Especially in the last few years of the corona pandemic, microadventures have become enormously popular. The special feature of microadventures lies in their suitability for everyday use, in addition to their limited temporal extent. The “inventor” of the term Alastair Humphreys says:
“My definition of a microadventure is exactly what the name suggests. It’s a real adventure, just not a big one. A local, inexpensive, easy, short adventure.”Alastair Humphreys (2014)
What defines a microadventure?
“Just get out there and do it!” could be the slogan of the microadventurers. This trivial sentence describes a whole series of properties that make up a real microadventure: it should be inexpensive, ideally start right in front of your door, and last rather short. It should be easy to plan without a lot of effort or equipment, but get you and your fellow adventurers out of your comfort zone so that you can draw strength from the experience over the long term.
The outdoor version of minimalism
Microadventures sharpen the eye for the essentials. You have to limit yourself, and you have to be very self-determined. “The path is the goal” is the core of every micro-adventure. When choosing and (minimalist) planning, you should ask yourself what you can start with today, so you can automatically find the adventure with the least amount of planning. Micro-adventures have a lot of positive effects on body, mind and soul.
What distinguishes the adventure from the micro-adventure?
Adventure is something different for everyone. The benchmark here is probably also your own comfort zone. Basically, it’s about the direct and unfiltered experience of the adventure without much planning and expensive equipment, but with a large portion of play instinct and gut feeling.
“And the whole thing with children” or “Nature as an adventureous playground!”
The real adventures for children take place outside. And right on the doorstep. It doesn’t matter whether you find big city bustle, deep forest or a huge garden in front of your house. Contrary to the widespread opinion of adults, children do not need constant activity, trouble or ready-made game worlds. Children are masters when it comes to discovering the big in the small if you let them.
What matters is probably a certain freedom that you have to give them: time and space to make room for the child’s imagination, permission to get dirty or completely mess up and the opportunity to explore yourself and your limits, to fail allowed and to learn to grow from it.
5 exciting micro adventure ideas for kids
Getting out – even out of the comfort zone – that is always at the center of every adventure. Without having to drive far away, you can easily start the following adventures from your own front door. Here is our micro-adventure bucket list:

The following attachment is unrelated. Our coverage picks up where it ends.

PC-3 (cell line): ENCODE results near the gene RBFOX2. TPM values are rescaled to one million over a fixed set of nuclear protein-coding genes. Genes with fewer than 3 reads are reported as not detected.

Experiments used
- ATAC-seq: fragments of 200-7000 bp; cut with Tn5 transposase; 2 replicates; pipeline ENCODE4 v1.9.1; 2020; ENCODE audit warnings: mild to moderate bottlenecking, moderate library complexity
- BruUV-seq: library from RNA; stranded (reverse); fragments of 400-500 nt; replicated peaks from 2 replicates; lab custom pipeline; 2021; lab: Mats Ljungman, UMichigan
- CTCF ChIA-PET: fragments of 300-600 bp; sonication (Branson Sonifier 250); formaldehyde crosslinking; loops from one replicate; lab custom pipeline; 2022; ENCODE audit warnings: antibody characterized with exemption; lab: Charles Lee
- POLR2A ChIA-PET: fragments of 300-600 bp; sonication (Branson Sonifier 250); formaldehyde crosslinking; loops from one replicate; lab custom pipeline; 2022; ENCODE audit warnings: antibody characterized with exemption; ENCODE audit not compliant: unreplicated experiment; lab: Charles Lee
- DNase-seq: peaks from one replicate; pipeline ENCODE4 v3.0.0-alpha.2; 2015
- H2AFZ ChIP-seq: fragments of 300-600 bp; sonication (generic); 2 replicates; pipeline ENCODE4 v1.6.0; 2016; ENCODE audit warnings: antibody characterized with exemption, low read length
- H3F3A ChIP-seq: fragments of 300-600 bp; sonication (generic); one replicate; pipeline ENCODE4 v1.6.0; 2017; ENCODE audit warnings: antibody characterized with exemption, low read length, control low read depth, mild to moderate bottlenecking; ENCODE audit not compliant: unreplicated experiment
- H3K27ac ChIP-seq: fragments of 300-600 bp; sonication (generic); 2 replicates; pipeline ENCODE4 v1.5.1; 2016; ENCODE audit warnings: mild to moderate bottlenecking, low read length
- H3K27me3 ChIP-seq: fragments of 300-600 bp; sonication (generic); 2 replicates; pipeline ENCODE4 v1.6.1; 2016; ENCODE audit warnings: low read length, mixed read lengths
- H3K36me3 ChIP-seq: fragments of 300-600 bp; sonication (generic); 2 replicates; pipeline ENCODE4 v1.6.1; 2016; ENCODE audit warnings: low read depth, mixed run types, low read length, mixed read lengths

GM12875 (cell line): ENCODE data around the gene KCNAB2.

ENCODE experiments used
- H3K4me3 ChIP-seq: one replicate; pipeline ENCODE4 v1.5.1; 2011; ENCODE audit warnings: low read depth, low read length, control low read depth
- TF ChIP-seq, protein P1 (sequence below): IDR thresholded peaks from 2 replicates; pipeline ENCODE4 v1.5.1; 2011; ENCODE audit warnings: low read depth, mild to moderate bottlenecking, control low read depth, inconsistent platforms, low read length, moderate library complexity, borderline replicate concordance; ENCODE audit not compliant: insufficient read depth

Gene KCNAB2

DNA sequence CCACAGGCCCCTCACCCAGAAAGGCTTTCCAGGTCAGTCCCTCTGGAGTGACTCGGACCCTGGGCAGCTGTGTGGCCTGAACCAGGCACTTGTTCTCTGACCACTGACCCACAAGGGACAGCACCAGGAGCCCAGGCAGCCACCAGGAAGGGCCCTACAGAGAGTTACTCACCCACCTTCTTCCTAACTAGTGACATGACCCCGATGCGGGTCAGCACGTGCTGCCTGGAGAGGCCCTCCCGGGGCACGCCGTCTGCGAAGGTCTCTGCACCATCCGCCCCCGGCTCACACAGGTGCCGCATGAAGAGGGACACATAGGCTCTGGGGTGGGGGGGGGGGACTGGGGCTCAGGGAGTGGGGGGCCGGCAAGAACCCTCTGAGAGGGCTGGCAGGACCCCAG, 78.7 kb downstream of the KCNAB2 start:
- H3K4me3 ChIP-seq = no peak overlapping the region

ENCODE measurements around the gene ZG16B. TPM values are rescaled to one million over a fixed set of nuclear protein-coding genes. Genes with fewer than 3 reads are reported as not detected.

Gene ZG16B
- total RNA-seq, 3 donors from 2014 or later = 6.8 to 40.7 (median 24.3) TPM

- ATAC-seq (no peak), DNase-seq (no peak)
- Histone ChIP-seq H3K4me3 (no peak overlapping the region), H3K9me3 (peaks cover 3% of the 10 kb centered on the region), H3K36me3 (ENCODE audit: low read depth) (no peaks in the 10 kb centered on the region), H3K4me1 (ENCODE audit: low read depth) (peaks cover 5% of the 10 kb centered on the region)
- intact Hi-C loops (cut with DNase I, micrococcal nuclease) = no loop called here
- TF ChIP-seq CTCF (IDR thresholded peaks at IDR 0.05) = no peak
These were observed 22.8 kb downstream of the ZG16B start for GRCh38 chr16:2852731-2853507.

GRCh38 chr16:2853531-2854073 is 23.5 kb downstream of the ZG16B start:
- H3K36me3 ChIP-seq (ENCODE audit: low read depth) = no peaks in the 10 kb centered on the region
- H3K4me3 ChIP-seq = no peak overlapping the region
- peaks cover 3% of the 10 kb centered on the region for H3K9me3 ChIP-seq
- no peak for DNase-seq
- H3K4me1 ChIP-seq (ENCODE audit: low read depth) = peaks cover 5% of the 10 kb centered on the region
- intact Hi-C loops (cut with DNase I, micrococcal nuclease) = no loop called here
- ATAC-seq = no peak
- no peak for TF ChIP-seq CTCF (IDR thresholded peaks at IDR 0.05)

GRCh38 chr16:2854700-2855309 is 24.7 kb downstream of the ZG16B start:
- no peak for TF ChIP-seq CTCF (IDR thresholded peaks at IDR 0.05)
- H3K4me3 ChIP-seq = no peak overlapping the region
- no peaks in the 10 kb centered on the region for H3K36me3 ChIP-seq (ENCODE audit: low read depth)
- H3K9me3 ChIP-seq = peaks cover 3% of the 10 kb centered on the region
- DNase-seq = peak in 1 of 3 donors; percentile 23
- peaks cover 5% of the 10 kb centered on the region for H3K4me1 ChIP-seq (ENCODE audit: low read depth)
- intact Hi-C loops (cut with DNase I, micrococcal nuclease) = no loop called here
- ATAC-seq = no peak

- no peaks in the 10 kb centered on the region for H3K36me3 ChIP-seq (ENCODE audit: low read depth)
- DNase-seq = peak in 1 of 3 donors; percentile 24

1. Hiking without shoes – bartefoot experience
Little kids love it or hate it, but in the end it’s just habit: going barefoot! As an inveterate barefoot runner, I like to let my children get to know nature in new ways. Just leave your shoes at home and feel the ground. Each step becomes its own experience. Whether on a meadow, through the forest or in the snow: walking barefoot can be an exciting challenge, especially at unusual times. In the cold season, please always remember to dry your feet at the end and wrap up warm.
2. Forest bathing
Experience the forest with all your senses, let yourself be carried away by the sounds, smells and enchanted by the play of light and shadow. Feel the soft forest floor under your feet. The forest gives an incredible amount of energy and grounds. You can find out more here about the Forest bathing and play ideas with children in the forest read.
3. Doing a Sunrise Hike
Many children – including ours – are early risers. I unfortunately do not. Instead of crawling out of bed at half past eight and then hiding your head in the coffee cup, we’ll just put on our backpacks, go out with flashlights and move breakfast to the mountain or the next hill for the magical light of sunrise. Definitely beautiful and definitely way out of my comfort zone 😉
4. Sleep under the stars
It doesn’t really matter whether it’s a balcony, garden or mountain peak – simply unroll a sleeping pad and sleeping bag and sleeping in an unusual, uncovered place can really be magical. Listening to the sounds of nature under the starry sky is incredibly exciting for children big and small, as well as for us parents. I don’t expect much rest, but the situation will definitely be adventurous.
5. cooking outdoors and picnicking
Cooking and eating outside is also different. Restricted by a handful of ingredients and without full kitchen equipment, not only cooking becomes a special experience. A little improvisation and maybe also freshly picked herbs, berries and other edible treasures of nature, it tastes even better.